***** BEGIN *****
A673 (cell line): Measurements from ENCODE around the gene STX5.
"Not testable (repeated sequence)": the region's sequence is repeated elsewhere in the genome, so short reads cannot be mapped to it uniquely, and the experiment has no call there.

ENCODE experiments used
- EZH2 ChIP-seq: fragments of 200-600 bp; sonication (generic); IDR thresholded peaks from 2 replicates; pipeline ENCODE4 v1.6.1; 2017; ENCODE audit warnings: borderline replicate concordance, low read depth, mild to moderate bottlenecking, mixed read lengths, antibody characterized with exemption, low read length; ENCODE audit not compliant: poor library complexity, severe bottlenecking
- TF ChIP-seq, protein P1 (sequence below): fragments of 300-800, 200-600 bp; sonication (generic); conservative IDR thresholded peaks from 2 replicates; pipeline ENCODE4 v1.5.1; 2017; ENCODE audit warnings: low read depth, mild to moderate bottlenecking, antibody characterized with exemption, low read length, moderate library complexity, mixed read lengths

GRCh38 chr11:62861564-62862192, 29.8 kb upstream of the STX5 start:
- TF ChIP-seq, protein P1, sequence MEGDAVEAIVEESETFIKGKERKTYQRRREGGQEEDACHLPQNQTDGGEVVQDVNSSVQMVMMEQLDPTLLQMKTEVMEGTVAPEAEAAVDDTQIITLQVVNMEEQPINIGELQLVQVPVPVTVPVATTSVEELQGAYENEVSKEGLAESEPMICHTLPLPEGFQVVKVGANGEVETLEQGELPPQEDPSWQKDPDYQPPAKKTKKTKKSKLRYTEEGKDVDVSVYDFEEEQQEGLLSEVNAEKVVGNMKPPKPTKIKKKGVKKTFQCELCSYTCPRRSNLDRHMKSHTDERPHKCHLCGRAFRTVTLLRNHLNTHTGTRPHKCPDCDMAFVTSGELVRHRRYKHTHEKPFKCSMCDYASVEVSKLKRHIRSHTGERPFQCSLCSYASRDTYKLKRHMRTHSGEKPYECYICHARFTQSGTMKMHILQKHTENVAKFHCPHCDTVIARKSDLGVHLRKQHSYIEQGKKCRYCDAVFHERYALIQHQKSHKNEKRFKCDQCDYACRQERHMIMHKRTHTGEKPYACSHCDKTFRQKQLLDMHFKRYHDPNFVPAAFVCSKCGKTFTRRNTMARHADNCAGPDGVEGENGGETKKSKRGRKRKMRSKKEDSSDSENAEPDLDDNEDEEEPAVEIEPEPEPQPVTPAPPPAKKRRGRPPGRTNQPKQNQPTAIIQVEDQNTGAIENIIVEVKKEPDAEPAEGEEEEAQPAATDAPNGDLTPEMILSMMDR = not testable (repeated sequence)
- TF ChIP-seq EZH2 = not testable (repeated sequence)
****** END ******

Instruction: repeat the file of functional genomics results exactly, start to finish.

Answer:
A673 (cell line): Measurements from ENCODE around the gene STX5.
"Not testable (repeated sequence)": the region's sequence is repeated elsewhere in the genome, so short reads cannot be mapped to it uniquely, and the experiment has no call there.

ENCODE experiments used
- EZH2 ChIP-seq: fragments of 200-600 bp; sonication (generic); IDR thresholded peaks from 2 replicates; pipeline ENCODE4 v1.6.1; 2017; ENCODE audit warnings: borderline replicate concordance, low read depth, mild to moderate bottlenecking, mixed read lengths, antibody characterized with exemption, low read length; ENCODE audit not compliant: poor library complexity, severe bottlenecking
- TF ChIP-seq, protein P1 (sequence below): fragments of 300-800, 200-600 bp; sonication (generic); conservative IDR thresholded peaks from 2 replicates; pipeline ENCODE4 v1.5.1; 2017; ENCODE audit warnings: low read depth, mild to moderate bottlenecking, antibody characterized with exemption, low read length, moderate library complexity, mixed read lengths

GRCh38 chr11:62861564-62862192, 29.8 kb upstream of the STX5 start:
- TF ChIP-seq, protein P1, sequence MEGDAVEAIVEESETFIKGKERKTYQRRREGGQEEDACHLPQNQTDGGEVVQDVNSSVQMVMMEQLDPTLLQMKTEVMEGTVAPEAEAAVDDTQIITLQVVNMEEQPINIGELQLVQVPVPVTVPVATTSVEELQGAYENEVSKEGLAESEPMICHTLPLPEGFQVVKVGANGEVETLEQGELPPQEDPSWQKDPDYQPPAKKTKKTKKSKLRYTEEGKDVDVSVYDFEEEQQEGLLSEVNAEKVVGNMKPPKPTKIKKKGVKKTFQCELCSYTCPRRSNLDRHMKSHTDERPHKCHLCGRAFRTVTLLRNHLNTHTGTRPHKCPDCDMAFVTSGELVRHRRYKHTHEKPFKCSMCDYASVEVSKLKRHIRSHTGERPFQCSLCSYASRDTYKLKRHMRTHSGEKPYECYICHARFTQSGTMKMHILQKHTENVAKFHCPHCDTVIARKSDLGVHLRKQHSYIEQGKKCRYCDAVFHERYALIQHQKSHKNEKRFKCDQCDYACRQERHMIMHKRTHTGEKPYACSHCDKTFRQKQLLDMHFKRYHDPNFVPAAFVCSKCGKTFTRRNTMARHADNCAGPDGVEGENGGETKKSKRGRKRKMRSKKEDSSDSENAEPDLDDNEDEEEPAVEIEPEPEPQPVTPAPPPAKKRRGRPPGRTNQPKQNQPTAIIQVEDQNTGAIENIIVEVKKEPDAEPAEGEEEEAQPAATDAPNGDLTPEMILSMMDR = not testable (repeated sequence)
- TF ChIP-seq EZH2 = not testable (repeated sequence)